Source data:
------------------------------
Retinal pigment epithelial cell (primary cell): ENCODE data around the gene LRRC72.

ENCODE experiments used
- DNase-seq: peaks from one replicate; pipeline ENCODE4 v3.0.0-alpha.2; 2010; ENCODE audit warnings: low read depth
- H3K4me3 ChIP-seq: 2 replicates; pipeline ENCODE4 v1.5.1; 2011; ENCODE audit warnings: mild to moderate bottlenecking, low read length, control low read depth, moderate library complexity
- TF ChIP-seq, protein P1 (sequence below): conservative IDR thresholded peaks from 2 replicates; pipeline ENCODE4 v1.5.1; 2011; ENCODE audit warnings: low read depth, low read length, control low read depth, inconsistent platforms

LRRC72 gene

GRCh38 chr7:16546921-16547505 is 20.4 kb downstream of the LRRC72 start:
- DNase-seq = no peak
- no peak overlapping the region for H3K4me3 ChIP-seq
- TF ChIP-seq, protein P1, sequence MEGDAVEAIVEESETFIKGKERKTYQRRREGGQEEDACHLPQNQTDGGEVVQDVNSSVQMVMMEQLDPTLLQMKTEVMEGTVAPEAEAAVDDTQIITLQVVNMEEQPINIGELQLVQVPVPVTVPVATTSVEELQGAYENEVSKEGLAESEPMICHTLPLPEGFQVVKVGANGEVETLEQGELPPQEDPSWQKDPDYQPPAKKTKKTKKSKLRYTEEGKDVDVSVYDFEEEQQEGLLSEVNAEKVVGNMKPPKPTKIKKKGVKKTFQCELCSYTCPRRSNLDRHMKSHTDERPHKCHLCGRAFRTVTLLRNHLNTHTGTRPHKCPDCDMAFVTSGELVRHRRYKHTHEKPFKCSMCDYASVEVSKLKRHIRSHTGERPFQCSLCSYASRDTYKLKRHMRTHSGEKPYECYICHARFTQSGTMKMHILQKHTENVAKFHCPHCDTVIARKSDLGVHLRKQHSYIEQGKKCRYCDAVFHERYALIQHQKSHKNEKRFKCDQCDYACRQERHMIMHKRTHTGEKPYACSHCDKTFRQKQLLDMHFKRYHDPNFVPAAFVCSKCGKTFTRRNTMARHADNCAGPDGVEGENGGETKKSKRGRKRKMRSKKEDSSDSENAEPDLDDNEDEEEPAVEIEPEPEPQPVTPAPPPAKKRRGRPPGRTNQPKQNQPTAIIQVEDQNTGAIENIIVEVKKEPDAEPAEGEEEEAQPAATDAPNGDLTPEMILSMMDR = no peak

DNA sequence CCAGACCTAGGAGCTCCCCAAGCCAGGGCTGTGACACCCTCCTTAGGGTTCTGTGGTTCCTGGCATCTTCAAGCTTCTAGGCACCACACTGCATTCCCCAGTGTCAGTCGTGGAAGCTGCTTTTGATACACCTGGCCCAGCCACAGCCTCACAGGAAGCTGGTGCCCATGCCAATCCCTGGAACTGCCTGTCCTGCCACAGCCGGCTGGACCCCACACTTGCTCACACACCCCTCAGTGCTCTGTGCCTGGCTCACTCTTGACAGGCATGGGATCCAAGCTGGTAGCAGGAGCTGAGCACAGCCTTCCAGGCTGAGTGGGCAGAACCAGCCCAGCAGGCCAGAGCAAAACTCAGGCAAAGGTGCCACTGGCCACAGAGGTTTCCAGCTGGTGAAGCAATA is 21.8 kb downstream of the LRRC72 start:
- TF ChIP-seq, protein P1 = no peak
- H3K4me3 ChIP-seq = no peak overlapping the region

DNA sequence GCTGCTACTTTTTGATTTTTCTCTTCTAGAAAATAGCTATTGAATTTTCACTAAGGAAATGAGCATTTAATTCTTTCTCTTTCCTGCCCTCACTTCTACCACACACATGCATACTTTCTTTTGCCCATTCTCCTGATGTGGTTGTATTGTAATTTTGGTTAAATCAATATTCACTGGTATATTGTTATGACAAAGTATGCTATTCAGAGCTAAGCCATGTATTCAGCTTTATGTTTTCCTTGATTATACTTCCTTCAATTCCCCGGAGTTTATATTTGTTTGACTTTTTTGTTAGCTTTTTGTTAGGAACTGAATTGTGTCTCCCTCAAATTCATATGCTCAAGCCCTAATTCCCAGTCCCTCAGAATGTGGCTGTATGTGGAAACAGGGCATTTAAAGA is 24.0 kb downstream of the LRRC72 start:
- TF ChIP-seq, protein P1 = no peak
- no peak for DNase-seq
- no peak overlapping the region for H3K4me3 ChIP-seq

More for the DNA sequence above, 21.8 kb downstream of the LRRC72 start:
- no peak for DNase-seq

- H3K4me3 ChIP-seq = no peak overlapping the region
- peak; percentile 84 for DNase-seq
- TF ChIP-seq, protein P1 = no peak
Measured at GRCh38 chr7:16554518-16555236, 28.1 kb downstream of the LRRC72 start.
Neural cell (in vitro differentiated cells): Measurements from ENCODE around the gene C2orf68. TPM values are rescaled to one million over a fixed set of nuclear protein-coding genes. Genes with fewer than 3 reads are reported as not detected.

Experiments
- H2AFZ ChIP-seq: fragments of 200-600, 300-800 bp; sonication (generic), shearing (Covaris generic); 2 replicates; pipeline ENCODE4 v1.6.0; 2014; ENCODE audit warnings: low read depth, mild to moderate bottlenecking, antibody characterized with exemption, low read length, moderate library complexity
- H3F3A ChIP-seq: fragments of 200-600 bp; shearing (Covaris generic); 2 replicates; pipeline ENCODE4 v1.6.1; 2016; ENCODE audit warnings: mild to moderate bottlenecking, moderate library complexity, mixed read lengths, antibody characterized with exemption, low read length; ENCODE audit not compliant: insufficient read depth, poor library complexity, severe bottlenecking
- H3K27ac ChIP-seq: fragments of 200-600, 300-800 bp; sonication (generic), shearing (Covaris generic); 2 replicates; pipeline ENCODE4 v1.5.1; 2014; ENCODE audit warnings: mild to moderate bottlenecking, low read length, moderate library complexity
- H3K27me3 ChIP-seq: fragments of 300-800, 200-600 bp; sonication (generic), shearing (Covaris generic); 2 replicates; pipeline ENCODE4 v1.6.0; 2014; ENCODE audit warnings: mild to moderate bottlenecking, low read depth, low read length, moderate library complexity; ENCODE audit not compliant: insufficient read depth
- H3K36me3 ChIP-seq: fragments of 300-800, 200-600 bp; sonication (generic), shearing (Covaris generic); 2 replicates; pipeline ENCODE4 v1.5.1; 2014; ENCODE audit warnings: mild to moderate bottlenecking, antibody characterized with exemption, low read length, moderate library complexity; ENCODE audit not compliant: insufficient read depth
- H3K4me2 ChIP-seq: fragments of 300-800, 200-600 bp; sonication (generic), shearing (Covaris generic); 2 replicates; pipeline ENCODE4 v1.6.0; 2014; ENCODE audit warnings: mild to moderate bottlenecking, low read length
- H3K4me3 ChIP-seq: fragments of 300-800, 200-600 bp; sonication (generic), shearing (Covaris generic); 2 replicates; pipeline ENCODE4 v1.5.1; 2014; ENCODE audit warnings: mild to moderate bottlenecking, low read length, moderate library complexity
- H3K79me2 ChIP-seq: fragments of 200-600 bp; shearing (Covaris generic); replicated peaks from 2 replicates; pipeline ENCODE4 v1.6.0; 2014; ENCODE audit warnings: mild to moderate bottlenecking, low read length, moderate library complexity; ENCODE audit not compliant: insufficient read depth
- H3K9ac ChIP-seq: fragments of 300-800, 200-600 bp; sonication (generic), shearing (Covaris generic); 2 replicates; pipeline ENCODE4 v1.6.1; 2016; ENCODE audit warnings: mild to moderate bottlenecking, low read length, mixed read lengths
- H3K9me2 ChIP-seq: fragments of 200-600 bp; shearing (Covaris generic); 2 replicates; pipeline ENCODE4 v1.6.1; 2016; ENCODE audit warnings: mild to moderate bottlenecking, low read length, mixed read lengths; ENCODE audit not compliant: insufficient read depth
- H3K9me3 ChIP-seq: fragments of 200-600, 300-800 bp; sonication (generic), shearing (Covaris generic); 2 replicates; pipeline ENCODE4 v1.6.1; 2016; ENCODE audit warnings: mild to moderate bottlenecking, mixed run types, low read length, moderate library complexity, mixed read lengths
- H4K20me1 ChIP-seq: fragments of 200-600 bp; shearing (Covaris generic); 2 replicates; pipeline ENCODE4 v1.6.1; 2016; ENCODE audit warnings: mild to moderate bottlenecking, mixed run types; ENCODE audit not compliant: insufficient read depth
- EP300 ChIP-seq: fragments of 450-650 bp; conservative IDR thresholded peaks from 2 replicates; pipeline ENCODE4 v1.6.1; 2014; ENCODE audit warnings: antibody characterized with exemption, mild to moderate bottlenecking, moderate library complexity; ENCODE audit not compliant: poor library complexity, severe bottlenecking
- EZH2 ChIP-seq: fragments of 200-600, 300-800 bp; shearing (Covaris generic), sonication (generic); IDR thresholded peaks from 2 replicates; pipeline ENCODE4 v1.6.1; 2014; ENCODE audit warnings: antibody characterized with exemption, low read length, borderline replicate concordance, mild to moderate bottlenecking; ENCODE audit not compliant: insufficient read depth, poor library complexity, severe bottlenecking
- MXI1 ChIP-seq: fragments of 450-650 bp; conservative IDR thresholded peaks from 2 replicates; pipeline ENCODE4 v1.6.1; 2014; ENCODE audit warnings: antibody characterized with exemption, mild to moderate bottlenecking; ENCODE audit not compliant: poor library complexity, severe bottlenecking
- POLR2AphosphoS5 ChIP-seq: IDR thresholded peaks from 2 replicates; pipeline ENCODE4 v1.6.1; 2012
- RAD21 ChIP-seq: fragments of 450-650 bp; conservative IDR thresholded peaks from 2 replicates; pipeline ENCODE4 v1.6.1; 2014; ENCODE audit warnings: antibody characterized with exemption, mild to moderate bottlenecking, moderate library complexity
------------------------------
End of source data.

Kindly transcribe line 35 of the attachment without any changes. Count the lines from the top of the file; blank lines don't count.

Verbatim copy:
- H3K9me2 ChIP-seq: fragments of 200-600 bp; shearing (Covaris generic); 2 replicates; pipeline ENCODE4 v1.6.1; 2016; ENCODE audit warnings: mild to moderate bottlenecking, low read length, mixed read lengths; ENCODE audit not compliant: insufficient read depth